Nothing revolutionary here so far, until you consider that the competition looked like this:


Click on the thumbnails to view larger screenshots.

Google was launched into a market where its competitors were tripping over themselves to be Portals.  Your homepage for the Internet.  Everything, all in one place.  Whether you wanted it or not. Crammed into so little space that even if what you needed was on the page you probably wouldn’t see it.  Google broke the mould.

What do we do? they asked themselves….  We’re a search engine.

What do people do when they visit a search engine? …. They want to perform a search.

How do we give them what they want and do it better than the competition? ….

Let’s see.  What did Google do about that?  Well, they had their groundbreaking technology and they managed to do a better job of finding relevant results.  They did a better job of returning less spam and they set about indexing more of the Internet, faster, than their competitors so in a short while they were more comprehensive.  These things were vital but so was the design.

In 1999, we had Internet at work but it was still dial-up.  Our first fibreoptic, always on, connection wasn’t much faster.  Google’s sparse design wasn’t just great because I didn’t have to look at a garish mess of a page filled with stuff I didn’t need.  It loaded much, much, more quickly than the others.  When they returned their super fast results page they actually told you exactly what fraction of a second it took to return your results.  Just to twist the knife on the slower competition. 

The faster results page wasn’t just about the simple page design.  In fact, it was probably more influenced by the technology used to store, index, retrieve and rank the results.  But bragging about how quick they were right at the top of the results page, that was genius.

Google’s design carried simplicity from the homepage through to the results which were clean and uncluttered.  I’d hate to be wrong about this but I am almost certain that initially they didn’t even have ads.  This simplicity created a purity of function in what Google was about.  I wanted the best search engine available and they gave me a site that reinforced their technical achievements by removing the clutter.  It said, we have the best search because we focus on doing it well.  We don’t need all that clutter.  You can come here, get straight down to the business of searching and have your results before the competition’s homepage has even loaded.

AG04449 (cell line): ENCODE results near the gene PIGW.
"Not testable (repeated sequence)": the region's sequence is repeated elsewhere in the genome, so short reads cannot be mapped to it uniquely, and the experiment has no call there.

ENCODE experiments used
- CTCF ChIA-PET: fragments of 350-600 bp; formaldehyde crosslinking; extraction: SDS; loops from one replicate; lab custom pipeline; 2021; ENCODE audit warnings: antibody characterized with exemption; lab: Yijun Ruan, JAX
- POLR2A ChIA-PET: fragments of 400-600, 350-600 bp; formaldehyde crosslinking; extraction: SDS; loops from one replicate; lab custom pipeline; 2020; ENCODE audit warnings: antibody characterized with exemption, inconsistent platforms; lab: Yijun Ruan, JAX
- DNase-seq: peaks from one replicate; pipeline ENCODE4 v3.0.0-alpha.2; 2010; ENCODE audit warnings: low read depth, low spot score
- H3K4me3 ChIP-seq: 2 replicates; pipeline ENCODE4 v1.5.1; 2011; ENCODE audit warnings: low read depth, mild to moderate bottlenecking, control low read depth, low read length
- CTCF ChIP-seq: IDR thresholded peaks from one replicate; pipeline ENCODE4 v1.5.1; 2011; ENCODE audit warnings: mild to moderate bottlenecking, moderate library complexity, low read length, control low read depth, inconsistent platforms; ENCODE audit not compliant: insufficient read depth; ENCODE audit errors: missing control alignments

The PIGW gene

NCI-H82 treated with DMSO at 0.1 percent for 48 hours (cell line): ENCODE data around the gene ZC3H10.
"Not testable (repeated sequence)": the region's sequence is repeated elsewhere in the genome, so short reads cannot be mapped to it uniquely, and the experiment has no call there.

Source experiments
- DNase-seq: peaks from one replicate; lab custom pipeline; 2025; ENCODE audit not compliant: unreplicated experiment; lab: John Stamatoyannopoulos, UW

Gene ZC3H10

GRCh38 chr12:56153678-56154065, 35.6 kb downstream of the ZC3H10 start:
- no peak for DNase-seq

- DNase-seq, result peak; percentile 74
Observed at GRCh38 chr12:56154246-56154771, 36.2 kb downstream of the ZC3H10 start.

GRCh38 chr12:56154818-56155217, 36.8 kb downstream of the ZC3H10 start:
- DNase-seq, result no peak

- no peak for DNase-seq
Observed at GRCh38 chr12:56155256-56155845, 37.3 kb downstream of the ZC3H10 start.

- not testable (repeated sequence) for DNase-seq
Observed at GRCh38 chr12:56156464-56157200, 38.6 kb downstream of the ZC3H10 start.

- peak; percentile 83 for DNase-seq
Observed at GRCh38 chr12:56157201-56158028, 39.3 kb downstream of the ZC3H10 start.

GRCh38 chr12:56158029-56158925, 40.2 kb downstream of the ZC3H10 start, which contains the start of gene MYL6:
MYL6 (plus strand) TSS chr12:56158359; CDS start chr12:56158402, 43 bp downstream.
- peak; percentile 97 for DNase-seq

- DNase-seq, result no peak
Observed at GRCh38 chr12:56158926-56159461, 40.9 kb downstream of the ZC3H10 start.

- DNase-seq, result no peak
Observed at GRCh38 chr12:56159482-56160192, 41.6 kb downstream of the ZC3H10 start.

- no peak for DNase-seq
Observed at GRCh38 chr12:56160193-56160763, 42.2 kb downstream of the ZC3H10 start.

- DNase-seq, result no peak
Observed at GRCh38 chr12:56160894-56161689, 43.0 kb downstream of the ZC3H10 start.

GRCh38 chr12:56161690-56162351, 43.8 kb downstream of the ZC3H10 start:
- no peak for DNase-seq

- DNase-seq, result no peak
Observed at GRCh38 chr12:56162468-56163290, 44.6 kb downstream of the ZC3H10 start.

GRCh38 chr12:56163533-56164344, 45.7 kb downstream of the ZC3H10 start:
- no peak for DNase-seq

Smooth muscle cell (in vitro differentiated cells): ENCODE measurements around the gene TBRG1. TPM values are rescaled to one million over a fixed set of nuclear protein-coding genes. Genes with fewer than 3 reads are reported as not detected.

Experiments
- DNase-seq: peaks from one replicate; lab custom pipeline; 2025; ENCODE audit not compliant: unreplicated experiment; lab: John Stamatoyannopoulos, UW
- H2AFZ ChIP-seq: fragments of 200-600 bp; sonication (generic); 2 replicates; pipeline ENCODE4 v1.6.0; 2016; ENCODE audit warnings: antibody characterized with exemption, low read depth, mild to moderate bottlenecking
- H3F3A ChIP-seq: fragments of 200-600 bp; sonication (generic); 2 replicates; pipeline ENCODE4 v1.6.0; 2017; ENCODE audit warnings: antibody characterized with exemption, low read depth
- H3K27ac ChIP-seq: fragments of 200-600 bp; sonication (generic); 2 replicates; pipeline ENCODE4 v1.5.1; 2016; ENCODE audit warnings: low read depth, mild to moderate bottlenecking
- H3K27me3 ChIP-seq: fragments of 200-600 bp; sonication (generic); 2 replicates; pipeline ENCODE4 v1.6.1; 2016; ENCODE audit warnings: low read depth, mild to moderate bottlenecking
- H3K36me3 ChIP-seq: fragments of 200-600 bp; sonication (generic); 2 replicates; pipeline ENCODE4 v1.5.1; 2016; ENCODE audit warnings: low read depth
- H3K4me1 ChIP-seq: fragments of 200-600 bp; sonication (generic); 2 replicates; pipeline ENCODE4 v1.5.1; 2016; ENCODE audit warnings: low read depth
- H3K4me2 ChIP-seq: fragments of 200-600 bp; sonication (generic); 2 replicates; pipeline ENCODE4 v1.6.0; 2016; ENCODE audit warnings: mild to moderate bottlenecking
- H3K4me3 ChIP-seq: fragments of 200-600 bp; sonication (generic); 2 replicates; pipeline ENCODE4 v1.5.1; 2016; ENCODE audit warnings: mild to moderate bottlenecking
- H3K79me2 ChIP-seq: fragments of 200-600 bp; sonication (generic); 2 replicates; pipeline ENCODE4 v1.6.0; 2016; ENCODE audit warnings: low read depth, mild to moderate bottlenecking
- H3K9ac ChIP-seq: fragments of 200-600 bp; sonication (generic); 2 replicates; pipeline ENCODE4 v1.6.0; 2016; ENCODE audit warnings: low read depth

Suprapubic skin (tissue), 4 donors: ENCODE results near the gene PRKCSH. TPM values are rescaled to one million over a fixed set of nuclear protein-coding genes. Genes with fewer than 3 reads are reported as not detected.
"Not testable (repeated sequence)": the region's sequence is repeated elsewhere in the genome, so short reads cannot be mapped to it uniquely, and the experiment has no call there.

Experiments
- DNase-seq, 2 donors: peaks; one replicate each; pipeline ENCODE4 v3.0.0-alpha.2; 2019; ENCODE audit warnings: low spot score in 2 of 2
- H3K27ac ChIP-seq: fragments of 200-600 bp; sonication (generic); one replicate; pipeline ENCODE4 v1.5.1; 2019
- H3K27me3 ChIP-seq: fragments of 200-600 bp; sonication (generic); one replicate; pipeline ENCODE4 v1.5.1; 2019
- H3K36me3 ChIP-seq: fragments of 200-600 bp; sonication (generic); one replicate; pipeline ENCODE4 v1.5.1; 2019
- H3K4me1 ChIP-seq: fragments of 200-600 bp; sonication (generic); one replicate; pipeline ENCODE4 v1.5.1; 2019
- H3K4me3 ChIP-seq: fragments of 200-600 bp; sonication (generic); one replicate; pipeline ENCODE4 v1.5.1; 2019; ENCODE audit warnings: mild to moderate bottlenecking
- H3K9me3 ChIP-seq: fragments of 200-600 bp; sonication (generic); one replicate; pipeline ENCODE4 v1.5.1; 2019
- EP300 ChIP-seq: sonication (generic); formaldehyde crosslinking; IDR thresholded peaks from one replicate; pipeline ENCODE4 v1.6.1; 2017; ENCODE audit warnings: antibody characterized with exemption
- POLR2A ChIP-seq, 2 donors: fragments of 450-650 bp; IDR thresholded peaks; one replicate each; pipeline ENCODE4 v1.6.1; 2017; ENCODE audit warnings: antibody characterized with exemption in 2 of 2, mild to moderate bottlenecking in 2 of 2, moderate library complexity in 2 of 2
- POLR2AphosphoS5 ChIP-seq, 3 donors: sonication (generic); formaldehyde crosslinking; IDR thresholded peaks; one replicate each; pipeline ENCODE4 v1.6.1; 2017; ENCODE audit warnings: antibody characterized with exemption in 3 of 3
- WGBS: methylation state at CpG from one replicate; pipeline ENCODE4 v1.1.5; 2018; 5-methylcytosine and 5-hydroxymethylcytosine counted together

As a user, I switched to Google because they gave me better results and gave them to me faster but it wasn’t a purely logical, fact based, decision.  Google came from nowhere to compete and eventually overtake what were massive, established, properties.  This was a company that launched a search engine with a stated ethos of “Do no evil”.  They gained not only users but evangelists.

The techie nerds of the world loved Google and we told everyone who would listen that Google was by far and away the best search engine and they should switch.  This is the benefit Google achieved by thinking about its visitors.  This is how they built a massively dominant, worldwide, brand with almost no marketing spend.  They thought about their visitors, and their visitors did the PR for them.


Web Content Copywriting

July 29th, 2009 by Alastair

Websites, succeed or fail based on how cool they look, right?

The other day I read this post on Bob Bly’s copywriting blog: Web Copywriting: Ted Nicholas vs Jacob Nielsen.   For anyone who doesn’t know, Jacob Nielsen is probably considered the World’s foremost expert on web usability (on making your website easier for people to use). 

This isn’t the first time I’ve seen Mr Nielsen taken on by a copywriter.  The disagreement goes right back to 1997 when Nielsen wrote about How Users Read on the Web.  In 2001, I remember reading a rebuttal to Nielsen’s findings which stuck in my head.  I just spent 2 hours looking for it and here it is, Writers Unite: Stand Up to Usability Experts.

Writing good copy is a vital element if you want your website to achieve its goals.  To sell the occasional widget, or generate the occasional enquiry, or reinforce your marketing efforts and add credibility to your offline sales pitch.   To do these things, you need to talk to your visitors, you need to convince them of something.   The visual design of your site can help with your online image for sure but the visual design of your site is not likely to convince anyone of too much.  For that you need content.